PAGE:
Wednesday, September 14, 2011

Fan Facelift

As a general rule, I think ceiling fans are ugly.  Unfortunately, in my little ol’ apartment sans central air, I need to have a ceiling fan to help circulate the air, especially since I’m prone to burning things in my tiny ol’ kitchen.

After a year of trying to ignore this ugly ceiling fan, one day I broke down and decided that I had to do something about it.

I looked in to buying a pretty ceiling fan, but the only pretty fan I could find was this one by Minka-Aire, and it retails for around $1,000.

So, I turned to plan B which was to give my current ceiling fan a facelift.  Here’s what I did:

The gold/brass accents had to go/be spray-painted white.   To get to them I used a screwdriver to disassemble the fan like so:

Remove the light bulbs and unscrew the glass light covers.

Unscrew the fan blades.

Unscrew the fan brackets from the fan blades.

Unclip the ball-chain pulls.

Then, the brass ring around the base of the fan could not be detached so I blocked off the surrounding parts of the fan with newspaper and painters tape.

And before I got to spraying, I made sure to cover the floor and nearby walls with a tarp and used sheets since spray paint has the propensity to float through the air and get on EVERYTHING.

Then finally I started with the paint - I did three light coasts, waiting about 15 minutes between each coat.  I used Rusto-oleum’s all surface gloss pure white spray paint.  As far as I’m concerned it’s the best spray paint at Home Depot.

While I was waiting for the fan parts to be dry enough for re-assembly, I worked on a shade to replace the three tacky light bulb covers.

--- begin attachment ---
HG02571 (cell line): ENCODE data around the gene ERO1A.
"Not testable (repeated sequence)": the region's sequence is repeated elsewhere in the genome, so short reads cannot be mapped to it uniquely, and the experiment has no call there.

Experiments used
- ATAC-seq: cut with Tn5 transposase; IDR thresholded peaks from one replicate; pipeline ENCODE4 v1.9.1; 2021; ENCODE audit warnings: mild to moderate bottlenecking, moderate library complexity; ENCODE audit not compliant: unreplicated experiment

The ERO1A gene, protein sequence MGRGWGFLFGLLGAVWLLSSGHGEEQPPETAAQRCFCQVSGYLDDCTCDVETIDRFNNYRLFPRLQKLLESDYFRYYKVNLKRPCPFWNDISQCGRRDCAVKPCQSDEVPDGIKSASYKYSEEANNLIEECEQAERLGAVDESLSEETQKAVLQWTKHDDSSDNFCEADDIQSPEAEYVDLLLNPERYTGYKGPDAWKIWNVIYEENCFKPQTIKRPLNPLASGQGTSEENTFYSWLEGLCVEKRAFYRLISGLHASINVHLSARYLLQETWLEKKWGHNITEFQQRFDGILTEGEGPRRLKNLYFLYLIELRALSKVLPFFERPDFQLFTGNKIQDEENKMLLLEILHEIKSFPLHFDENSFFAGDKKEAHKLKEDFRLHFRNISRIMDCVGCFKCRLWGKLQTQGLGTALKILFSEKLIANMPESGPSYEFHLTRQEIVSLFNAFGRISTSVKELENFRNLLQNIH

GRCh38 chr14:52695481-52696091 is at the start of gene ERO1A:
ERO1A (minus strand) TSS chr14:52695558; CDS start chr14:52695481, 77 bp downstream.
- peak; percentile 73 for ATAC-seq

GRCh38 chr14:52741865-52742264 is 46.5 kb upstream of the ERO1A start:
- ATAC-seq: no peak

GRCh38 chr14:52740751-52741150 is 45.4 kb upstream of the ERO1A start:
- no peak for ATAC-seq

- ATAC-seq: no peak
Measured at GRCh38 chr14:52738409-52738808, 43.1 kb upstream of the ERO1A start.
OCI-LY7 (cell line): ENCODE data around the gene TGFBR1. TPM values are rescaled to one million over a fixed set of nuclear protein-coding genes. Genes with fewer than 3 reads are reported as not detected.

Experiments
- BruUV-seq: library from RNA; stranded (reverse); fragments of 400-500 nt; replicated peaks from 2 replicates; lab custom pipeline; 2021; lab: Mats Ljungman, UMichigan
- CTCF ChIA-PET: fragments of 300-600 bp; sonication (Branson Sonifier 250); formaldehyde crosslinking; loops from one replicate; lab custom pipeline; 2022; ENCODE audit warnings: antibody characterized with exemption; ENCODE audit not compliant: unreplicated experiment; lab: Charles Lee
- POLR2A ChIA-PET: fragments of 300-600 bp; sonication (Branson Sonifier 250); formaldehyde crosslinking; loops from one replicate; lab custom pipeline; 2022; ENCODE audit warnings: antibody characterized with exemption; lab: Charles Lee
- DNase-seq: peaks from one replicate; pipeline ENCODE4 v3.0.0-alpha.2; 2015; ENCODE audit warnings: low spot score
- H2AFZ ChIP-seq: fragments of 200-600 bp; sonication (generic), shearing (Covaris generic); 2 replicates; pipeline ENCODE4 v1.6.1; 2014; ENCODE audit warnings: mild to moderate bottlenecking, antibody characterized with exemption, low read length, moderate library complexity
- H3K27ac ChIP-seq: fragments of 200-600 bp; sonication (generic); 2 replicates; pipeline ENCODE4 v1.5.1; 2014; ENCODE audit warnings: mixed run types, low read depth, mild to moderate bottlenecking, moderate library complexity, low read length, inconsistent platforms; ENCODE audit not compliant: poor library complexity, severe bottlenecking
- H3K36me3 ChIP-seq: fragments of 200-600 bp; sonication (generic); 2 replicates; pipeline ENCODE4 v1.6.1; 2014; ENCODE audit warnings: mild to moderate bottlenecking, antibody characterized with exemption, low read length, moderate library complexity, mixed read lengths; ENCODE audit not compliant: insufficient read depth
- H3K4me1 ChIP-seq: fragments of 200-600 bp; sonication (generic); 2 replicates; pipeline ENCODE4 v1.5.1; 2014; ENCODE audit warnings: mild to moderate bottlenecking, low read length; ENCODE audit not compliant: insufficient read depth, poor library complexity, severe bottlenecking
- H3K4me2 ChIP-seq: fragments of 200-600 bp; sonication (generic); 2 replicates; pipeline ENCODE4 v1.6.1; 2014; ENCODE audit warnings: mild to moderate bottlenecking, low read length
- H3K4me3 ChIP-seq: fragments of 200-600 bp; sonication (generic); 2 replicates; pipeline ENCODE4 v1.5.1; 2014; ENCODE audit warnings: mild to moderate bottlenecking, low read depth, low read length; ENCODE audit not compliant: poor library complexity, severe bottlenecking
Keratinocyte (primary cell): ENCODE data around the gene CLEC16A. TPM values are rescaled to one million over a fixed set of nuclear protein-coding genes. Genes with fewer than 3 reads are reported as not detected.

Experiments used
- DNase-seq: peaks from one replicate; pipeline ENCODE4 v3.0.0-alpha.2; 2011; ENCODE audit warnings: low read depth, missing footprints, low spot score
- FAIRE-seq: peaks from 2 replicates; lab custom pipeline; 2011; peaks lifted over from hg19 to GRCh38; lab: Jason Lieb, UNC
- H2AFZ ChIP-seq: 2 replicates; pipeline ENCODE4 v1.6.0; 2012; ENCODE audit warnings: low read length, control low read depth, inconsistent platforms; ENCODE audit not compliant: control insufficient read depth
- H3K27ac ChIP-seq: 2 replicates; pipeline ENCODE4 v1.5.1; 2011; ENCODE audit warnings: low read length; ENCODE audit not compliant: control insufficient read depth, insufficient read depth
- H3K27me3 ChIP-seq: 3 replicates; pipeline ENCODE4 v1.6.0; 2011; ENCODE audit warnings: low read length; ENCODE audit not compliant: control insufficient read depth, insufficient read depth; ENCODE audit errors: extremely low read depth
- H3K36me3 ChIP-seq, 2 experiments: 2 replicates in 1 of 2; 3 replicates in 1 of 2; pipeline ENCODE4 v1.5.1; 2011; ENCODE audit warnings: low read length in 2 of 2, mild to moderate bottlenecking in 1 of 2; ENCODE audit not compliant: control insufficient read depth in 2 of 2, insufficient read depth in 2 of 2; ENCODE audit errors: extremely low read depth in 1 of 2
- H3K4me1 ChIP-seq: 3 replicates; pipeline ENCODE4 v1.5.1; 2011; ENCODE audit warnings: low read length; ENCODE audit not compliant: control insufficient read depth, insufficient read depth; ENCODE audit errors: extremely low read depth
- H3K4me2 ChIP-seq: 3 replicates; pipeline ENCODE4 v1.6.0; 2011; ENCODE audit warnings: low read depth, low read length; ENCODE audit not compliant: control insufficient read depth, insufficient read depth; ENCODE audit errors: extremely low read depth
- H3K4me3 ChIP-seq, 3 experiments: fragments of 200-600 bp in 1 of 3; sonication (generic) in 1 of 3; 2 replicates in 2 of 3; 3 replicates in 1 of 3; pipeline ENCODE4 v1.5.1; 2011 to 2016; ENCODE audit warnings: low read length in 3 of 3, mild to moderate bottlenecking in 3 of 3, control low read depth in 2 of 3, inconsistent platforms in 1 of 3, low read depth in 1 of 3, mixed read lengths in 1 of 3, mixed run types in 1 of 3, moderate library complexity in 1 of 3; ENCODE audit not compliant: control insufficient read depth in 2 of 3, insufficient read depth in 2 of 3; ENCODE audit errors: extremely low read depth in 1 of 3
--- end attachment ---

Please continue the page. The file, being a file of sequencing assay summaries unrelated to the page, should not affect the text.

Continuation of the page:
I took a 15-inch drum lampshade I’d scored at HomeGoods for $12 and covered it using a yard of white spotted fabric and some white grosgrain ribbon from Joanne’s.  The process I followed was exactly the same as this which I described in my post about my bedroom lampshades.

I also made some new pulls to replace the ball-chain ones.  I used fishing line and these white glass beads from Joanne’s.

When everything was dry, I attached the shade to the fan – the little circle part of the shade designed to sit on top of a lamp’s harp fit perfectly onto this little round part of the ceiling fan.

I discarded the glass light covers and the ball-chain pulls,  reattached the fan blades and brackets, and then the facelift was complete.  Here’s the result:

I'm really pleased with how this turned out.  In fact, it might be one of my most proud DIY projects to date.  If you’re a fan (pun intended) pretty please sign up to become a subscriber of this, my Very Fond Of blog.  More details here.


Anonymous said...

Nice! I'm going to try this! Thanks for posting :)


Anonymous said...

What is the lampshade hanging from?

Anonymous said...

did you glue the lampshade to the fan?

Anonymous said...

Brilliant! I Wish there was a way to cover the bottom so we don't have to see the "twists". Thank you for sharing!

Leah said...

How is the lampshade attached?

Anonymous said...

Beautiful! How is the lampshade attached to the nut at the center of the fan? The new beaded pulls are a really nice touch.

Anonymous said...

I've tried this but the shade is to close to the fan if I attach it as shown 😔

Anonymous said...

i think they sell extenders if your shade sits too close to a lamp. i bet thst would help.

Anonymous said...

How did you attach the lamp shade? Did you glue it?

Unknown said...

To the person of the lamp shade post . would you please reply to the questions.
how did you get the lamp shade to stay up? Thank you

Unknown said...


David  aarons said...

Nice article, Which you have shared here about the ceiling fans. This lighting ceiling fan is looking very beautiful and I liked it. Thank you for sharing this article here. Ceiling Fan Installation Adelaide

Unknown said...
This comment has been removed by a blog administrator.
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